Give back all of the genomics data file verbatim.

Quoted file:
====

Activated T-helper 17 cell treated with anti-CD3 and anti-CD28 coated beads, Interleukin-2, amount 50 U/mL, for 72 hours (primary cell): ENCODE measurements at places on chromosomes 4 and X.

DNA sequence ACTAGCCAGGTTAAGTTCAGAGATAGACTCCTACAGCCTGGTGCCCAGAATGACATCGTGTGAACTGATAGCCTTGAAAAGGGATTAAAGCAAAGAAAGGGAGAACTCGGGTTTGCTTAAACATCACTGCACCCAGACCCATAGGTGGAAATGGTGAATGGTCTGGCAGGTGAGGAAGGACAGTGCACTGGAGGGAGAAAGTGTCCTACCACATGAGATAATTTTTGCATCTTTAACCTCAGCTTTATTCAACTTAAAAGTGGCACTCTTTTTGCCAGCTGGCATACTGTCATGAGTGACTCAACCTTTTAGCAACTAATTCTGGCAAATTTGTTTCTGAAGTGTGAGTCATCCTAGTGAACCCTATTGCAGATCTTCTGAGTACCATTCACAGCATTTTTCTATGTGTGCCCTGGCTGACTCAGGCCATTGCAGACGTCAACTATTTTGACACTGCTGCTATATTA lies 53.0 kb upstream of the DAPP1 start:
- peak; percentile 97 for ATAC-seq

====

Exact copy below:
Activated T-helper 17 cell treated with anti-CD3 and anti-CD28 coated beads, Interleukin-2, amount 50 U/mL, for 72 hours (primary cell): ENCODE measurements at places on chromosomes 4 and X.

DNA sequence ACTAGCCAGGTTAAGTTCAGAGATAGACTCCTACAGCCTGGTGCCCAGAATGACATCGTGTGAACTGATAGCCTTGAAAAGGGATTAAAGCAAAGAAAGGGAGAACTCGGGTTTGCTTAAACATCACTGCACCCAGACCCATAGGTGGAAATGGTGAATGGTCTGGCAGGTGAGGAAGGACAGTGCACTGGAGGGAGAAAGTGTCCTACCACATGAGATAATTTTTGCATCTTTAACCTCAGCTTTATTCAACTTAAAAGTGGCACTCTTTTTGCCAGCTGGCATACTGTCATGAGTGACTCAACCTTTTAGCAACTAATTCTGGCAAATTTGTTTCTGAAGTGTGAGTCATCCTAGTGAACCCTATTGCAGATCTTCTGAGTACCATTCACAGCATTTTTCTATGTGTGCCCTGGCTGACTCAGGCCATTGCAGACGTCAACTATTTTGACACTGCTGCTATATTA lies 53.0 kb upstream of the DAPP1 start:
- peak; percentile 97 for ATAC-seq